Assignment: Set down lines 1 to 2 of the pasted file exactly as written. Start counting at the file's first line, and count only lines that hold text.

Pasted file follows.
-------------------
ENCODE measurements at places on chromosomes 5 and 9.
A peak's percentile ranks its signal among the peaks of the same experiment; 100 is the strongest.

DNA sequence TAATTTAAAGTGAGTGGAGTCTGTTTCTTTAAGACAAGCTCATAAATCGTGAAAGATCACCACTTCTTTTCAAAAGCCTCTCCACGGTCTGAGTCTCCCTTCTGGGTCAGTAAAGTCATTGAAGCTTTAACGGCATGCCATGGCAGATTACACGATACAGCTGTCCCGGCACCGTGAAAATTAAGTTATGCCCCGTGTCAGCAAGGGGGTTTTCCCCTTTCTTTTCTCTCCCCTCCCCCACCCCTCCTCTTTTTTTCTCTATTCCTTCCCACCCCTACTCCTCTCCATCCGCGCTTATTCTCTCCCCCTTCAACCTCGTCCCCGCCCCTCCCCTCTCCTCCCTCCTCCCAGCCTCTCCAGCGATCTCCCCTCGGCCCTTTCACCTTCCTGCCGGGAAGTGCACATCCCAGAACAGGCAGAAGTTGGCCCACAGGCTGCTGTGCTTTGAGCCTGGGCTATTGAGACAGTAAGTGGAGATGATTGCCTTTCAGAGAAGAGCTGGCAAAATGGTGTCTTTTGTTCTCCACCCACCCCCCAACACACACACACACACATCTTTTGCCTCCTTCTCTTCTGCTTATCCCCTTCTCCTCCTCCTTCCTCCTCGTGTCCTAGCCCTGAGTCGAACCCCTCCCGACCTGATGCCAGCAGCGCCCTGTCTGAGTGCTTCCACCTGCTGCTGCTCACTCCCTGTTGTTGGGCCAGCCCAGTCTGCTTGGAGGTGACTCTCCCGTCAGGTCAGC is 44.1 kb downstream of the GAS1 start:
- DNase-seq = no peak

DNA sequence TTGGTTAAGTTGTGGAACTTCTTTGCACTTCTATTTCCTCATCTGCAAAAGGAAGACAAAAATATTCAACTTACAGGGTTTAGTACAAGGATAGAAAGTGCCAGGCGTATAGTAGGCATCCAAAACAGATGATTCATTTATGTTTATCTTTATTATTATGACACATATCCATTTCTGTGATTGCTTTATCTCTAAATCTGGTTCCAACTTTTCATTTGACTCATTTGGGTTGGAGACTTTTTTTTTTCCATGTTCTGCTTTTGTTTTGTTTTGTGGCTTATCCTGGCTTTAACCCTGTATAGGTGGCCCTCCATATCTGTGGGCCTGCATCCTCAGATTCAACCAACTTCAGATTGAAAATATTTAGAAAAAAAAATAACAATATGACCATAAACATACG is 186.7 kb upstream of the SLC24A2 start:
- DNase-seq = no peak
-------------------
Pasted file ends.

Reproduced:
ENCODE measurements at places on chromosomes 5 and 9.
A peak's percentile ranks its signal among the peaks of the same experiment; 100 is the strongest.